Every item is shipped based on the best shipping method assessed for the temperature requirements of that specific item. Items are grouped and shipped together whenever
possible, and a separate shipping charge will be included for each shipping method required. Shipping charges listed below are from our US warehouses to the Contiguous US,
Alaska, Hawaii, Canada and Puerto Rico. Shipping charges for countries outside the US and Canada will be determined once order has been received
Please note: We can not ship to PO boxes
Express Blue Ice
Express Dry Ice
Animal Health Prescription Item
SHIPPING METHODS & CHARGES
Ships via FedEx Ground to Contiguous US, Alaska, Canada, Monday through Friday. This method is used for less temperature sensitive items such as lab ware and animal
health products, bulky and/or heavy items
Labware ships FedEx Ground free of charge to the contiguous US
Phosphoglucomutase, which belongs to the phophohexose mutase family, plays a role in glycogen catabolism (glycogenolysis) as well as in the process of glycogen synthesis (glycogenesis). During glycogenolysis, PGM converts glucose-1-phosphate to glucose-6-phosphate, thus promoting glycolysis and the pentose phosphate pathway. During glycogenesis, PGM functions in the opposite manner, converting glucose-6-phosphate into glucose-1-phosphate, to facilitate glycogen synthesis. PGM has three structural loci: PGM1, PGM2 and PGM3. These three genetic forms of PGM differ in amino acid sequences but catalyze the same reactions, therefore indicating that they are isozymes. PGM1, a 562 amino acid protein, is highly polymorphic; three mutations and four intragenic recombination events between the three mutation sites generate eight protein variants. All phosphoglucomutases act as monomers and bind one magnesium ion per subunit.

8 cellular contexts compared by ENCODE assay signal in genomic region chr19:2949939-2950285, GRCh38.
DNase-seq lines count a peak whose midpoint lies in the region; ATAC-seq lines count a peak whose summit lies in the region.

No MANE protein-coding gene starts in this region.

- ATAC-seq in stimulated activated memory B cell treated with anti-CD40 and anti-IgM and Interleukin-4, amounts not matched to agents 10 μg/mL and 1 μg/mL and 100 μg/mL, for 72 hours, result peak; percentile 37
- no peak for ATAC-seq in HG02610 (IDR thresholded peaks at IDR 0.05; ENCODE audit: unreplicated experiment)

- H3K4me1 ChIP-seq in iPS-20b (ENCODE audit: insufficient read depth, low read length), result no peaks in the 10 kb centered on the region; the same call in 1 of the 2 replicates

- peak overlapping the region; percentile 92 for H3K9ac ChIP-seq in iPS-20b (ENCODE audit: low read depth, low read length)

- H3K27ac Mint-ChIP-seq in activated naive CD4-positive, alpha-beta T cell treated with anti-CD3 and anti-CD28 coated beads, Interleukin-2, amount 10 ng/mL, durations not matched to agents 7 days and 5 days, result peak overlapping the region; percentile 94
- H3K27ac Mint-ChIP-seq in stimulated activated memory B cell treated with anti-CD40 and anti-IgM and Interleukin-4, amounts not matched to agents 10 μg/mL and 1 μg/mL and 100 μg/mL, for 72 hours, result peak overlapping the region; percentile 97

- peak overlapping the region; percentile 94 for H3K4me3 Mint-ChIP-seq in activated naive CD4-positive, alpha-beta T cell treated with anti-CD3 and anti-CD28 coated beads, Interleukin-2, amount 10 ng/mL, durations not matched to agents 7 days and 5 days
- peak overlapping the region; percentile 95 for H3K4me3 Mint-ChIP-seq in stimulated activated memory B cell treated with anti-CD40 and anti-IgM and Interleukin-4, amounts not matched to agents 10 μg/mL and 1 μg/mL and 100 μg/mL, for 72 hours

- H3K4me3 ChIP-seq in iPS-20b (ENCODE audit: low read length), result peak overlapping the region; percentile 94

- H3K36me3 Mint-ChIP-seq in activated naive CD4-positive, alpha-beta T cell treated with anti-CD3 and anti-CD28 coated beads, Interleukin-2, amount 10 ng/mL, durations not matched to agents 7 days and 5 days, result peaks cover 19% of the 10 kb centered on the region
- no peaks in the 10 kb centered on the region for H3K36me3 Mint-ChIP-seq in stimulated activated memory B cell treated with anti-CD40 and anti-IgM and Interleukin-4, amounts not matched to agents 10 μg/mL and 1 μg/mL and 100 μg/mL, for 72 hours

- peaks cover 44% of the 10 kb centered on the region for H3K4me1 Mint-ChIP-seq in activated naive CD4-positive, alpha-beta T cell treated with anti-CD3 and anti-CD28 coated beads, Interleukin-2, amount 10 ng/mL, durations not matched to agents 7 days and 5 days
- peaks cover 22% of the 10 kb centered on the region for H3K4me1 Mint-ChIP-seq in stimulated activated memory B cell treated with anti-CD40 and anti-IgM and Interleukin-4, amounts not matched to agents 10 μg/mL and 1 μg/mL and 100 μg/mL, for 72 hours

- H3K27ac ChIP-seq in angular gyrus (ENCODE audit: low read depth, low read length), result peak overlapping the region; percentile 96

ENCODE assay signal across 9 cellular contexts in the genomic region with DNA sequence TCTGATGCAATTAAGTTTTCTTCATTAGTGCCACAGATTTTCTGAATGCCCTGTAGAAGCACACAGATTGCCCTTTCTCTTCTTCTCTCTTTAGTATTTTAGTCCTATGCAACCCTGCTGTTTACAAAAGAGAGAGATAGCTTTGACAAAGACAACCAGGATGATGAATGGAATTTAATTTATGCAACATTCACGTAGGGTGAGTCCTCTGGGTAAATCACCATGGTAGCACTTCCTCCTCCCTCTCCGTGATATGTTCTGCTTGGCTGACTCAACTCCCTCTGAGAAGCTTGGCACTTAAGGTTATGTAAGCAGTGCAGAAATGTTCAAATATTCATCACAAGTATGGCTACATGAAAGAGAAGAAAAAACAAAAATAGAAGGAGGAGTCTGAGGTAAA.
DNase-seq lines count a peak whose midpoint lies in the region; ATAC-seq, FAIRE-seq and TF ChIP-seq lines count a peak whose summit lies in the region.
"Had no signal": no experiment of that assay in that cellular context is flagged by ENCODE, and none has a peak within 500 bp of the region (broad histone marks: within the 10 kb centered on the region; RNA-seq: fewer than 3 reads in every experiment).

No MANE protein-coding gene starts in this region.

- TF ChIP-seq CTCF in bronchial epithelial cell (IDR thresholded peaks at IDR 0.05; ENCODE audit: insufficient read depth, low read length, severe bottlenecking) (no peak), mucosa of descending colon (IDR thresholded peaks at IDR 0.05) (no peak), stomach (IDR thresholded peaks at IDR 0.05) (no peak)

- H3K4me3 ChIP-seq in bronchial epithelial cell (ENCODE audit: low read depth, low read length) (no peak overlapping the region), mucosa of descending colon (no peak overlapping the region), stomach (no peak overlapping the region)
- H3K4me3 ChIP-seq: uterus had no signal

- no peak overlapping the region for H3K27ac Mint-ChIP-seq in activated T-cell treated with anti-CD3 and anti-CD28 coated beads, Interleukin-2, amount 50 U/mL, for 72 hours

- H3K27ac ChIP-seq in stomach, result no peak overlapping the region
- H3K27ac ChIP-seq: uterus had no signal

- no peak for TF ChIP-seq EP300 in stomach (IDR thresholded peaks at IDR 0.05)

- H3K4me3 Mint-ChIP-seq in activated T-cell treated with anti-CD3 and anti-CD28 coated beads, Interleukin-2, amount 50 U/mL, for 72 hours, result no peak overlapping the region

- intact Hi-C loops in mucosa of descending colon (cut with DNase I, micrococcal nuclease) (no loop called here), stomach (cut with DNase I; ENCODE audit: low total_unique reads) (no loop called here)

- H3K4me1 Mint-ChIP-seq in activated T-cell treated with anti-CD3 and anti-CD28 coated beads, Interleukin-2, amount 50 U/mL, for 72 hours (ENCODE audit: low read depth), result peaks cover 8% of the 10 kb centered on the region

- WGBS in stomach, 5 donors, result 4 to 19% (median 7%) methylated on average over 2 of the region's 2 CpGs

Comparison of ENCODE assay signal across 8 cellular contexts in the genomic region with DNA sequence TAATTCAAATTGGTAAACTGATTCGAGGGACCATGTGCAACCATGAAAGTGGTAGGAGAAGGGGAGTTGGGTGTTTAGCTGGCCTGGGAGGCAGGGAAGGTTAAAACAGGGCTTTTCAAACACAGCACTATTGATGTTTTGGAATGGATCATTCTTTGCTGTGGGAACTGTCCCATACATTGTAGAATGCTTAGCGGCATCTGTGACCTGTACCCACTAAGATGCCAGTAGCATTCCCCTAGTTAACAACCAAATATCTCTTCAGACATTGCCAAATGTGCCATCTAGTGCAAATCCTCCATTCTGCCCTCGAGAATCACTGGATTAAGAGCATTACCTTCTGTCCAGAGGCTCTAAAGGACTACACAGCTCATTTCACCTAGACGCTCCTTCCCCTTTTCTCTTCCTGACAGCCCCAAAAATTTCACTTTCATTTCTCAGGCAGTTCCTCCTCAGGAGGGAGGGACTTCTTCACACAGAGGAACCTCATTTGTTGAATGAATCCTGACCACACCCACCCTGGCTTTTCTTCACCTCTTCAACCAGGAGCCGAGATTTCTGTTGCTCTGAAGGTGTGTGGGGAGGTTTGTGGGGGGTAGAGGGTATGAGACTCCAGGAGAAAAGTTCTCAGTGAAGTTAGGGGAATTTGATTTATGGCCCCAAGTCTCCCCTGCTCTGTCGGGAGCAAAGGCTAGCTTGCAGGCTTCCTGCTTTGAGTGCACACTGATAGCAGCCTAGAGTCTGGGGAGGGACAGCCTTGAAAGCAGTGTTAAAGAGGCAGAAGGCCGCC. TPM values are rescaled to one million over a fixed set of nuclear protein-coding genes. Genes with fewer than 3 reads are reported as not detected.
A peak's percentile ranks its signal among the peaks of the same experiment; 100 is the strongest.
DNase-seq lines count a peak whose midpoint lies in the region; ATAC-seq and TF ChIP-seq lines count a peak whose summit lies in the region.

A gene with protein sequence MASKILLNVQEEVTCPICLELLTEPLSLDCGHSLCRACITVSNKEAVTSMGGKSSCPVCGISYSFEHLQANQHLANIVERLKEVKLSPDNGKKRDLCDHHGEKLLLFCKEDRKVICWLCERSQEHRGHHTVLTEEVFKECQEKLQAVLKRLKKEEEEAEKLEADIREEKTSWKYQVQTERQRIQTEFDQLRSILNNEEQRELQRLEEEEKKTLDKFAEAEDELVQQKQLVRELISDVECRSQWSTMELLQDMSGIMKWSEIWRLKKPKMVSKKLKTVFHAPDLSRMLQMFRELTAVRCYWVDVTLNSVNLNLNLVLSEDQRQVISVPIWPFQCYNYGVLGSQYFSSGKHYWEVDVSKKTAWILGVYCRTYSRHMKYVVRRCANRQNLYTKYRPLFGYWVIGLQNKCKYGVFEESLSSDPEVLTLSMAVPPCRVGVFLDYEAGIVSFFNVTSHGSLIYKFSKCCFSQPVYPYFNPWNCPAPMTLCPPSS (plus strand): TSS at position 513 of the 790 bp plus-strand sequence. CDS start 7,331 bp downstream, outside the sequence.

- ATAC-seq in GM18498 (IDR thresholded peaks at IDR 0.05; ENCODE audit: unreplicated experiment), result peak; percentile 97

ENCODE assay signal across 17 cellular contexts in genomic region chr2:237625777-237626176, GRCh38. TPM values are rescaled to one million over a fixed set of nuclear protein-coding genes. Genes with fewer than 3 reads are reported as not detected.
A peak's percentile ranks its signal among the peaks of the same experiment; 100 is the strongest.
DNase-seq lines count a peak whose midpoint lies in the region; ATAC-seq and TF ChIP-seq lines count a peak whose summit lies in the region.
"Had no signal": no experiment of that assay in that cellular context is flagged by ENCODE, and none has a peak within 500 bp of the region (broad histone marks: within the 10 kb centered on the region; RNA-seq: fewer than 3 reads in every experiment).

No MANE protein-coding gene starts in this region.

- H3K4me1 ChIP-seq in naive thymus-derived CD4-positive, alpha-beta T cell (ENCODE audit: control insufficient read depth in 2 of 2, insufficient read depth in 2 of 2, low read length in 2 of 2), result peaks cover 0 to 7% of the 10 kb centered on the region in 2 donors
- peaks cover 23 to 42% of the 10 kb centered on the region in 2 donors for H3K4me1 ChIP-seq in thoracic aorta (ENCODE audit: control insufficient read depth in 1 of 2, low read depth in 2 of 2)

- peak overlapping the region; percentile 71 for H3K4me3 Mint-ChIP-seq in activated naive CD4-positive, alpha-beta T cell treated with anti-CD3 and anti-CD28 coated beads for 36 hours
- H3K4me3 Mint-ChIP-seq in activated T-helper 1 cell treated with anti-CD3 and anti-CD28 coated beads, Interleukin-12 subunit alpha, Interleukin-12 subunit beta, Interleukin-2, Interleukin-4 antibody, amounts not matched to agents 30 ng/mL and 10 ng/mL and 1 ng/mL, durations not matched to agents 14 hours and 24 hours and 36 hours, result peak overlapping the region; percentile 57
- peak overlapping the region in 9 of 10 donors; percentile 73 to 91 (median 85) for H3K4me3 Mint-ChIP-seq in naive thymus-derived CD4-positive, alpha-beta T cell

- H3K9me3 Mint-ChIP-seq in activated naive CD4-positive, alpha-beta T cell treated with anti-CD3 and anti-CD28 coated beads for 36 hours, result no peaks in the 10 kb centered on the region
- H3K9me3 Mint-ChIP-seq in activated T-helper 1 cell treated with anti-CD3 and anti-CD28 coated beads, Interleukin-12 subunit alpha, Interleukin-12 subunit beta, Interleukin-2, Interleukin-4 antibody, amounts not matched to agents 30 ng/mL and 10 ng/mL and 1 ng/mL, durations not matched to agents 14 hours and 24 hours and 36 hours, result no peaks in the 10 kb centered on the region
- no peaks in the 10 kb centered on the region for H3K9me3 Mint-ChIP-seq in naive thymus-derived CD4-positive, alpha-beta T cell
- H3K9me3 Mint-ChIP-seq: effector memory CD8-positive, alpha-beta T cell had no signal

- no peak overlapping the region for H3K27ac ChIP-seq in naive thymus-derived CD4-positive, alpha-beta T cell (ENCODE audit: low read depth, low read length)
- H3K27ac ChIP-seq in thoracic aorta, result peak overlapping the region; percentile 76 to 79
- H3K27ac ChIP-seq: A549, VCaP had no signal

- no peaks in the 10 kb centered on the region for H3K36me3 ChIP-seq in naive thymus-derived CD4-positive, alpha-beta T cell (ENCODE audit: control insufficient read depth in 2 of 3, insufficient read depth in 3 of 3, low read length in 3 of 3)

For Research Use Only. Not Intended for Diagnostic or Therapeutic Use.
I am using PGM 1 (Y-173): sc-100411 for immunofluorescence, what dilution of this antibody should I use?
Asked by: Randy McDonald
Thank you for your question. We recommend a starting dilution of 1:50. However, optimal antibody concentration should be determined by titration. Please find our full immunofluorescence protocol here: